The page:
It is estimated that “Down Under” approximately 239,000 people are using e-cigarettes, 178,000 of whom are vaping more than once a month. This remains a challenge for most, as the devices are legal, but the use of nicotine-containing refills is not. Local public health experts and liberal party MPs alike, have long been efforting to overturn the current nicotine ban.
“While the long-term health risks of vaping nicotine may not be clear for many years, the risks of tobacco smoking are well-known. Although some health risks may emerge, these are likely, at worst, to be a small fraction of the risks of smoking.”
In August 2016, several public health activists, amongst which the New Nicotine Alliance (NNA), had submitted proposals to local regulator Therapeutic Goods Administration (TGA), to remove nicotine concentrations of below 3.6% from the Poisons Standard. However, in February 2017, the TGA rejected the application and upheld the nicotine ban.
Last September, New South Wales Liberal Trent Zimmerman, who in 2018 had chaired a parliamentary inquiry appointed to look into e-cigarette use, had raised the issue of e-cig regulations once again in Parliament. In response to this Australia’s health minister Greg Hunt, had finally agreed to an independent inquiry, into the scientific evidence about the devices.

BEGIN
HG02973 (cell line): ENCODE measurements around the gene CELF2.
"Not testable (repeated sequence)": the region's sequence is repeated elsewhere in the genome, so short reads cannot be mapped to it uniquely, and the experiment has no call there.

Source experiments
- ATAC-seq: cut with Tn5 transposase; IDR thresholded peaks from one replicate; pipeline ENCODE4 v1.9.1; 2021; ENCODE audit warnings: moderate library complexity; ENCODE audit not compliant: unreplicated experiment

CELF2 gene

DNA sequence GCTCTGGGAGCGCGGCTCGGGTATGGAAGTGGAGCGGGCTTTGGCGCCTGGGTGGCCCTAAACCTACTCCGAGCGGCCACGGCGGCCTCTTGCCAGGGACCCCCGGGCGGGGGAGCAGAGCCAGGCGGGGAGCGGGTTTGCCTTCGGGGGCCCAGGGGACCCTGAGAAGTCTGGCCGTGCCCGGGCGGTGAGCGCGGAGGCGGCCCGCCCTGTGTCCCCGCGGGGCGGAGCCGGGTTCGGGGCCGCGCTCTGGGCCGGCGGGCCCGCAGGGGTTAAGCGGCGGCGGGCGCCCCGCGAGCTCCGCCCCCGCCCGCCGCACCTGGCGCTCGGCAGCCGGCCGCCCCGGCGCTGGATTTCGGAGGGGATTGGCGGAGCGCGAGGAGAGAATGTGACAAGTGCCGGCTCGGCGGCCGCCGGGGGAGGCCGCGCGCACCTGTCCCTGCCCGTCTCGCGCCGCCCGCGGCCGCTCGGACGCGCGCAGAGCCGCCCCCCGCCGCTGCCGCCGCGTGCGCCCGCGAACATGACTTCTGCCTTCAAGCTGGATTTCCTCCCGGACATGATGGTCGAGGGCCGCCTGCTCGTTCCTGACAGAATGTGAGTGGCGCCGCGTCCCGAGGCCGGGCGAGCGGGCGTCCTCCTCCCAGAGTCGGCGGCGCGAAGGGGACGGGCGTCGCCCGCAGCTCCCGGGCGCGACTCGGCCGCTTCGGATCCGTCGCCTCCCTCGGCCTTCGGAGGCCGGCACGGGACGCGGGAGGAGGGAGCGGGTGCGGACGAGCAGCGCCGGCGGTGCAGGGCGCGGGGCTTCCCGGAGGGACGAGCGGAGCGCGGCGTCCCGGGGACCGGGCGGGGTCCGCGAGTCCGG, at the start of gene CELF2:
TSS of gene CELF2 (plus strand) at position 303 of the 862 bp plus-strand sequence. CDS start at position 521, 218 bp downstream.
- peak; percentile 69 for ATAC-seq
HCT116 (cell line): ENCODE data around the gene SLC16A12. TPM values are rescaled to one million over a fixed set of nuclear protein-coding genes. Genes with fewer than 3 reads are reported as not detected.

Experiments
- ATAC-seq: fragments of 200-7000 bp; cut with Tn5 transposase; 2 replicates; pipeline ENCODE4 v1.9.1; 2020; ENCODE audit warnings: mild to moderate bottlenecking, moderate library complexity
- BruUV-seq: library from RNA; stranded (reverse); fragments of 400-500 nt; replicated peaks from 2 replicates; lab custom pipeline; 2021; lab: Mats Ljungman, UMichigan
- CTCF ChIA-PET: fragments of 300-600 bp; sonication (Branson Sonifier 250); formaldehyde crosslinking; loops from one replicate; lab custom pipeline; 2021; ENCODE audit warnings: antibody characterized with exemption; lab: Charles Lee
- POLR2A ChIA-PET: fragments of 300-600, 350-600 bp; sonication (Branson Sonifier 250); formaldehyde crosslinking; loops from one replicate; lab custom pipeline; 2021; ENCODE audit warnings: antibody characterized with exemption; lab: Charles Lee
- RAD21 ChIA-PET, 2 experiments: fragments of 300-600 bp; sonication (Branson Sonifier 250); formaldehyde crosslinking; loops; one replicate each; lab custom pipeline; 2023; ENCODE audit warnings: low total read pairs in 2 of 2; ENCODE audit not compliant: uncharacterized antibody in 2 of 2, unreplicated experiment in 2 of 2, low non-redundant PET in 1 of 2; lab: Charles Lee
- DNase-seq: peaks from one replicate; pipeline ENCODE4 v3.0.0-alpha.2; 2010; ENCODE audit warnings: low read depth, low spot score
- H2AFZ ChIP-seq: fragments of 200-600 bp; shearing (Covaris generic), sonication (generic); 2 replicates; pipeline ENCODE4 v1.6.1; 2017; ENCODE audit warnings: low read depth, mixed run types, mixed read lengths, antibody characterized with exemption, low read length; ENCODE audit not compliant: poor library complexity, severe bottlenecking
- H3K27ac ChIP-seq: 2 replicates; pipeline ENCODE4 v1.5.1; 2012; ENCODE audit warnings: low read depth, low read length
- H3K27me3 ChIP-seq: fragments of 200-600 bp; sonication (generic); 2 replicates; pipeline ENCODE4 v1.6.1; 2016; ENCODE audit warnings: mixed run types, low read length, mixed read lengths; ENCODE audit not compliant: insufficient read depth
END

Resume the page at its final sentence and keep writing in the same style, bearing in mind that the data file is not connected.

“It is immoral and unscientific to ban a far safer alternative to smoking, while allowing widespread access to lethal cigarettes which kill up to two-in-three long-term users,” said Dr Colin Mendelsohn, the chairman of ATHRA, according to a recent article on Vice. “Smokers should be given the opportunity to choose the safer option. Smokers should not be placed in the position of having to break the law to avoid dying from smoking.”
“While the long-term health risks of vaping nicotine may not be clear for many years, the risks of tobacco smoking are well-known. Although some health risks may emerge, these are likely, at worst, to be a small fraction of the risks of smoking,” he added.
Consumers’ response to unavailable products: the black market
Meanwhile, in response to the unavailability of the products, most users are turning to purchasing their preferred products from overseas or on the back market. Such patterns have also been observed in relation to the products in countries such as the US and Malaysia, where the products have either been banned or over regulated.